How and Why to Request a SOC Report from Your Vendors
The importance of vendor management continues to grow, especially given the rise in outsourcing tasks or entire functions of an organization to a service provider. Many companies function more effectively and profitably by outsourcing tasks like data backups, cloud computing, network monitoring, telecommunications platforms, application development, managed security, bill processing, receivables collections, payroll services, and many more new services every day.
However, practicing this breadth of outsourcing exposes your organization to risk and underscores the need for effective vendor due diligence. Experience has shown that simple questionnaires and contractual clauses are not sufficient for critical vendors – businesses need to obtain an independent Service Organization Controls (SOC) report.
The American Institute of Certified Public Accountants states the following in its SOC Quick Reference Guide:
“Management of a user entity is responsible for assessing and addressing risks faced by the user entity related to financial reporting, compliance with laws and regulations, and the efficiency and effectiveness of operations. When a user entity engages a service organization to perform key processes or functions, the entity exposes itself to additional risks related to the service organization’s system. Although management of a user entity can delegate tasks or functions to a service organization, the responsibility for the service provided to customers of the user entity cannot be delegated. Management of the user entity is usually held responsible by those charged with governance (for example, the board of directors); customers; shareholders; regulators; and other affected parties for establishing effective internal control over outsourced functions.”
The SOC report that is provided to the service organization by an independent auditor is intended to provide the service organization’s customers and their auditors assurance on the internal controls over financial reporting over the outsourced services.
Understand SOC Reports
There are three different standards for SOC reports that a vendor may offer:
- SOC 1 also known as a SSAE No. 16, is designed for financial transaction processing. It is primarily used to validate controls over the completeness and accuracy of monetary transactions and financial statement reporting. Service organizations specify their own control objectives and control activities.
- SOC 2 is designed to certify the security, processing integrity, availability, confidentiality, and/or privacy of hosted systems and the data they store or process. Service organizations are held to a standardized set of controls criteria for each of the principles covered in their report. These reports can play an important role in:
o Oversight of the organization
o Vendor management programs
o Internal corporate governance and risk management processes
o Regulatory oversight
- SOC 3 report covers the same testing procedures as a SOC 2 report, but it omits the detailed test results and is intended for general public distribution.
Additionally, each of the SOC reports can be produced as either a Type I (point-in-time) or Type II (period of time) report. Type II reports are more valuable, since they validate the operating effectiveness of controls throughout the year.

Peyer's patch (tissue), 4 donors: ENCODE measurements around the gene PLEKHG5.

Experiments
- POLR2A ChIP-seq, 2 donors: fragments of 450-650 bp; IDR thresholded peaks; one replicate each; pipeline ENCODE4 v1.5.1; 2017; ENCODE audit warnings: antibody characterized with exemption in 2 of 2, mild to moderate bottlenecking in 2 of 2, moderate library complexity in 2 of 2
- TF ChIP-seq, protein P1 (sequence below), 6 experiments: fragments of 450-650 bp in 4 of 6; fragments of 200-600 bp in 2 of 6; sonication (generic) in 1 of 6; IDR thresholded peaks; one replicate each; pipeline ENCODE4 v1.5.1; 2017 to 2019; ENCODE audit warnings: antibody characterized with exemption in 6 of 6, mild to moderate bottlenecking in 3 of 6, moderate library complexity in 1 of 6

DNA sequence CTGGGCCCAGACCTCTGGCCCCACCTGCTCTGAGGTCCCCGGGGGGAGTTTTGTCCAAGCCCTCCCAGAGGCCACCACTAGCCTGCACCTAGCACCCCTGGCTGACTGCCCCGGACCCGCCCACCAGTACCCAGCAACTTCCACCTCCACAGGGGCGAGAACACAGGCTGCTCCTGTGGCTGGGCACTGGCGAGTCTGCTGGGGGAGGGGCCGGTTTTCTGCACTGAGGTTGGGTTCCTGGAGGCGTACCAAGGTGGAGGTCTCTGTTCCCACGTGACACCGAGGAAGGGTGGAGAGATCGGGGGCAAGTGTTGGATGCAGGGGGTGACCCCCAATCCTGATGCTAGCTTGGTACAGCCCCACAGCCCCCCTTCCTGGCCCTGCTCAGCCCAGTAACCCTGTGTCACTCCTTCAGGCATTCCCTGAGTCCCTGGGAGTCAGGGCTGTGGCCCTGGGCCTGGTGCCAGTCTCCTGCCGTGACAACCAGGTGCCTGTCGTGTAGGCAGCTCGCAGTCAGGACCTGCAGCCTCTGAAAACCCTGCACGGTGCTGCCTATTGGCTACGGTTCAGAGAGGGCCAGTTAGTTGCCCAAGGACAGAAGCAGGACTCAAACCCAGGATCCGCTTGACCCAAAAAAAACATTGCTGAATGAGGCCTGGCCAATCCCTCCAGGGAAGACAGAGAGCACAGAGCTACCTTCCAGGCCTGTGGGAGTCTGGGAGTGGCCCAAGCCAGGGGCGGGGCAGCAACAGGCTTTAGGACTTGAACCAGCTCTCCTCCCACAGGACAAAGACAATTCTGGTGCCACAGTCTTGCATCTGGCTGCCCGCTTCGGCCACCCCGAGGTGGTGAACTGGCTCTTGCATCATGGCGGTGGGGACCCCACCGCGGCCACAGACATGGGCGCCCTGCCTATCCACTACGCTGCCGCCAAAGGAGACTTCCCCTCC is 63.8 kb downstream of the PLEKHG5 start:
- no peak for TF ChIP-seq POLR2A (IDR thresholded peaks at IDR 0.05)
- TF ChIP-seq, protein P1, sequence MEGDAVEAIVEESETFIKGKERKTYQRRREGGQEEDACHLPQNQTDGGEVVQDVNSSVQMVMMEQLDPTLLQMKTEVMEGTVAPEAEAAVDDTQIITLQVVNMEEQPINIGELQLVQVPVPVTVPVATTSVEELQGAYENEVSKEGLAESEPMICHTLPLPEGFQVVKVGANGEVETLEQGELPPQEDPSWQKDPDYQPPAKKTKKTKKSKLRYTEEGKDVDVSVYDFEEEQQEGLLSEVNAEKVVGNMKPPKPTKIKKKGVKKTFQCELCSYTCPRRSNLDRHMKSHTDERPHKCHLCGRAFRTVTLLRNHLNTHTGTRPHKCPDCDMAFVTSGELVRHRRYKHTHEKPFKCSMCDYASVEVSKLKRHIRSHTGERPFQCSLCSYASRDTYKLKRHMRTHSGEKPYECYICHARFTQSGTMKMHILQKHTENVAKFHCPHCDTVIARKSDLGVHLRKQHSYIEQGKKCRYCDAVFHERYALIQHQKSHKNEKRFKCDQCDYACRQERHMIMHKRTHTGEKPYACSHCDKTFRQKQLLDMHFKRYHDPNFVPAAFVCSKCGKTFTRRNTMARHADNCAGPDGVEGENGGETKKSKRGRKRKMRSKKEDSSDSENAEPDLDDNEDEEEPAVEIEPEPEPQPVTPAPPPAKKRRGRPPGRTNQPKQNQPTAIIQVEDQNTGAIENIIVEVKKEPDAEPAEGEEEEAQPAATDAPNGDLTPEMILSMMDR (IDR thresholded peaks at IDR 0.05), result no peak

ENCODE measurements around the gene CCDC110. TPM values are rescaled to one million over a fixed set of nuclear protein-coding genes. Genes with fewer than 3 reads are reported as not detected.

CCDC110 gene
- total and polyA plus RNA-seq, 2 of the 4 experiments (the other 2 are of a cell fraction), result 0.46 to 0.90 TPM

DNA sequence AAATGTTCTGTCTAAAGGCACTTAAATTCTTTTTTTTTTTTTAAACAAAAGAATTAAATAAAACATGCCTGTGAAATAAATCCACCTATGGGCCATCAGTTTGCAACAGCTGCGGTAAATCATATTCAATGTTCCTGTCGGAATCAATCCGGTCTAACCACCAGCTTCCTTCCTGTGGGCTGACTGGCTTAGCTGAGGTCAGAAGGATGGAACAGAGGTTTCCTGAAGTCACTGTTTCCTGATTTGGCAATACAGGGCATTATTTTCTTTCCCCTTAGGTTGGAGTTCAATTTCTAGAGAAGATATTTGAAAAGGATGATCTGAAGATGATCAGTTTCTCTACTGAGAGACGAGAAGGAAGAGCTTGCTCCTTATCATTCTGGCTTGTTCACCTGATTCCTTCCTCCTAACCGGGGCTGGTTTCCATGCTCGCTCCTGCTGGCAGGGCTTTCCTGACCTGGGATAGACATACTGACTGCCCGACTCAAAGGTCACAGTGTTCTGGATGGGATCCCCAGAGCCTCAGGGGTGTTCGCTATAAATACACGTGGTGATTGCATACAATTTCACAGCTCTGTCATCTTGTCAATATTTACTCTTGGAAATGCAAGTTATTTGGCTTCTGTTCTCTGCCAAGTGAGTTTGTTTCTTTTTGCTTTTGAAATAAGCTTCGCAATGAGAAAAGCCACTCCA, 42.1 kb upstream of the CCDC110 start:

Pressure Your Vendors
Some vendors don’t offer a SOC report at all. This is a serious risk that you need to consider during any vendor due diligence analysis. Strictly speaking, there’s no requirement for any vendor to produce a SOC report. The requirement for a SOC report needs to come directly from vendors’ clients and prospects, so be sure to inform the vendor of your due diligence criteria. Many vendors that are new to the industry might not know about the existence of the SOC reports until their customers start to levy pressure on them.
Ask for the Right Report
The SOC 1 report is more beneficial for evaluating the effects of the controls over financial reporting. If you’re more concerned with system security or availability rather than financial transaction processing, request a SOC 2 or SOC 3 report. These reports hold service organizations to a more rigorous standard in terms of security controls and are guaranteed to include testing of all relevant controls criteria because vendors can’t define their own control objectives.
Some organizations produce both a SOC 1 and a SOC 2 report depending on the types of services they offer to specific clients, so make sure you request the report that is most appropriate for your institution’s risks.
It is the user organization’s responsibility to request, obtain and review the SOC reports of the its service organizations and validate that the reports address the appropriate services received. A user organization is placing itself in a position of undo risk if it is not proactively monitoring its vendors and requesting a SOC report from its service providers.
If you have questions about which report you should request from your vendors, please do not hesitate to contact Debbie Risher at 404-874-6244 or email us. If your vendor cannot provide a SOC report, please consider referring them to Smith & Howard by contacting us. We would be happy to provide additional information or advice on the use of these reports.